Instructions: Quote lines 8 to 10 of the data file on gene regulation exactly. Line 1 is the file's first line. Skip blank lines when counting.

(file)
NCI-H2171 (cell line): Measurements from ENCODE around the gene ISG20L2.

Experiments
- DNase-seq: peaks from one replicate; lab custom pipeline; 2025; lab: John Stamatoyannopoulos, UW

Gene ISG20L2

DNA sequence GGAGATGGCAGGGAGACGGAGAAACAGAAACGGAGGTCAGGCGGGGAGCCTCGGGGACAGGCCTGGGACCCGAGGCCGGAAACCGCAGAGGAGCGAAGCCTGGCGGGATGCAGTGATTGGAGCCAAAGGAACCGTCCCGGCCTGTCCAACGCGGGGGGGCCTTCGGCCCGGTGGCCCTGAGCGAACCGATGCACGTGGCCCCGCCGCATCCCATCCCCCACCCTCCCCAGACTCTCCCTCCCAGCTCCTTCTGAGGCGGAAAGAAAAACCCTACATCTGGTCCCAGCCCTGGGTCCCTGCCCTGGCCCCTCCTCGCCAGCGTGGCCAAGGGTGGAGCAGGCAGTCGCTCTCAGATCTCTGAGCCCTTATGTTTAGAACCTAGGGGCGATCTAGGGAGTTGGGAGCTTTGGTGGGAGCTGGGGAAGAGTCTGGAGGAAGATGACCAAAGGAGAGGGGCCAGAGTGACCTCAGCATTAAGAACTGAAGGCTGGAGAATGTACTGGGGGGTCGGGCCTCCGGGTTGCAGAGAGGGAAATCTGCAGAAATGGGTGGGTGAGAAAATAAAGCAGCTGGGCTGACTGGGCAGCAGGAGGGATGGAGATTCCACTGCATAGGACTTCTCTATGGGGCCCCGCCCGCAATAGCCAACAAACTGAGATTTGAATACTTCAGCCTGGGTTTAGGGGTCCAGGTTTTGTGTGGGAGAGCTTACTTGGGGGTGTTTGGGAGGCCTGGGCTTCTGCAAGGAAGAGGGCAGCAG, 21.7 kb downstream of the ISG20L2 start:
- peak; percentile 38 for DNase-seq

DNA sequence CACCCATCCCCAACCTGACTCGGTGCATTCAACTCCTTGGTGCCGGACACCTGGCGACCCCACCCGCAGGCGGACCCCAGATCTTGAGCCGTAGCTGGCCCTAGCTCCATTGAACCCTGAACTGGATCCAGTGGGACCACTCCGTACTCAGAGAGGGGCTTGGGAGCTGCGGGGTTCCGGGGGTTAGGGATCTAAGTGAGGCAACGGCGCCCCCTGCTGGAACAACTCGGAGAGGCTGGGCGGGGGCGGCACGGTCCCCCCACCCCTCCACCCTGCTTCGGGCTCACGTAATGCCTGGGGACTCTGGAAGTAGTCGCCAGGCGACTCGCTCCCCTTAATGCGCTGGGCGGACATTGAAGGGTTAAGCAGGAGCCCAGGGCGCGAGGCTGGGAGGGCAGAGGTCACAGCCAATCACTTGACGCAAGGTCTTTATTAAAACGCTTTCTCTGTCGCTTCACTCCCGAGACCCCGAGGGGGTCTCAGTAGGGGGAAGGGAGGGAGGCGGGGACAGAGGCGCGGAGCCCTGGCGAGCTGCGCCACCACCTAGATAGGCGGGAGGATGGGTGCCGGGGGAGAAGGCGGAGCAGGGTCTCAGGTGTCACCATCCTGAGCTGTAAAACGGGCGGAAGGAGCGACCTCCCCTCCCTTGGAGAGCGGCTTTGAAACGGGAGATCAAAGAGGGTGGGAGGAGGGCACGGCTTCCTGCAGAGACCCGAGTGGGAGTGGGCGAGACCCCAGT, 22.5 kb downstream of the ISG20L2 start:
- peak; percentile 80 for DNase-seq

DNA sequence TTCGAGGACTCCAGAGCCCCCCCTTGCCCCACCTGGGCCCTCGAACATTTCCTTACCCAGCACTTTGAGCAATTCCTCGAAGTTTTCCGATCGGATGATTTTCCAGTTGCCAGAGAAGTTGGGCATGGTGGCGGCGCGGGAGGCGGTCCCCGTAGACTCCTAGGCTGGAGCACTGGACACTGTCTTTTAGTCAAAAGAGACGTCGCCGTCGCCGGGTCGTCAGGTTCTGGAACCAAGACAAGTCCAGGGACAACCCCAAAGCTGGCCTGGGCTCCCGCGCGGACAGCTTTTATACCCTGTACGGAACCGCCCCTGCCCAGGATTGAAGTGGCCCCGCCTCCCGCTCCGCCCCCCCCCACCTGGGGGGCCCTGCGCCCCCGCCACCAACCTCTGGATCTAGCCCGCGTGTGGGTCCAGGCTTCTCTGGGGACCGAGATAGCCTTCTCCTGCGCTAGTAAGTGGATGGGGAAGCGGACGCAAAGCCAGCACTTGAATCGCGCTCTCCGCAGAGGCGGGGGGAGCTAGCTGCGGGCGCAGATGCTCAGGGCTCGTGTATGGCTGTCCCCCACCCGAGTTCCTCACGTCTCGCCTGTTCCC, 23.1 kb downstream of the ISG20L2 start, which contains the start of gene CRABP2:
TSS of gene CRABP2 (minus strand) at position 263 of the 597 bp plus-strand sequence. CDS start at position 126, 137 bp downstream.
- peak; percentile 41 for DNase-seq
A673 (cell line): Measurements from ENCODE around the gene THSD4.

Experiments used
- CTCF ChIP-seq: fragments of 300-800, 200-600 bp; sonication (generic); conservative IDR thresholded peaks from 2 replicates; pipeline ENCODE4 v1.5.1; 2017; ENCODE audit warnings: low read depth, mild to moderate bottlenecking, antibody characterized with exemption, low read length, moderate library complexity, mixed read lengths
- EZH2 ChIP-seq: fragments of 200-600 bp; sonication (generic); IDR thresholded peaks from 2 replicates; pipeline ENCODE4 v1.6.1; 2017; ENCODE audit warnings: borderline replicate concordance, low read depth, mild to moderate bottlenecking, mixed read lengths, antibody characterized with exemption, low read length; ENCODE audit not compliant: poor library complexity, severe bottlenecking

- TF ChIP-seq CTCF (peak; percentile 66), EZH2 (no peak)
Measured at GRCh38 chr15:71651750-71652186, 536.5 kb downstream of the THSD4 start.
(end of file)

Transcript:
- peak; percentile 80 for DNase-seq

DNA sequence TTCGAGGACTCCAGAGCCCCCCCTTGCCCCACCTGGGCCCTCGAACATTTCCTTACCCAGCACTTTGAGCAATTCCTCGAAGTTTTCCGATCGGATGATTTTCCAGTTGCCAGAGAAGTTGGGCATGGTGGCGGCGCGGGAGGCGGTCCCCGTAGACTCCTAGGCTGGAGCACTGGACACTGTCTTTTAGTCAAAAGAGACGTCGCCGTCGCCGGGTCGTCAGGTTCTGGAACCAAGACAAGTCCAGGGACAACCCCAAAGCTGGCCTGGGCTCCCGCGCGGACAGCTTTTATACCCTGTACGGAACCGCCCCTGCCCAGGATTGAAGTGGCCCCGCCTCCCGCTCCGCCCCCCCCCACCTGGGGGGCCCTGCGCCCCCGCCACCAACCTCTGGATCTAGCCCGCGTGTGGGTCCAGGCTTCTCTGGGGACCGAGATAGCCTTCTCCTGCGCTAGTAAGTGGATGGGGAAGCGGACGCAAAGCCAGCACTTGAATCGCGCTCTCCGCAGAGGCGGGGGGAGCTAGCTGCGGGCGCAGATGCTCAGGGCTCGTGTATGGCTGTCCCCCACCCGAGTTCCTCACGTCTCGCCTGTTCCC, 23.1 kb downstream of the ISG20L2 start, which contains the start of gene CRABP2:
TSS of gene CRABP2 (minus strand) at position 263 of the 597 bp plus-strand sequence. CDS start at position 126, 137 bp downstream.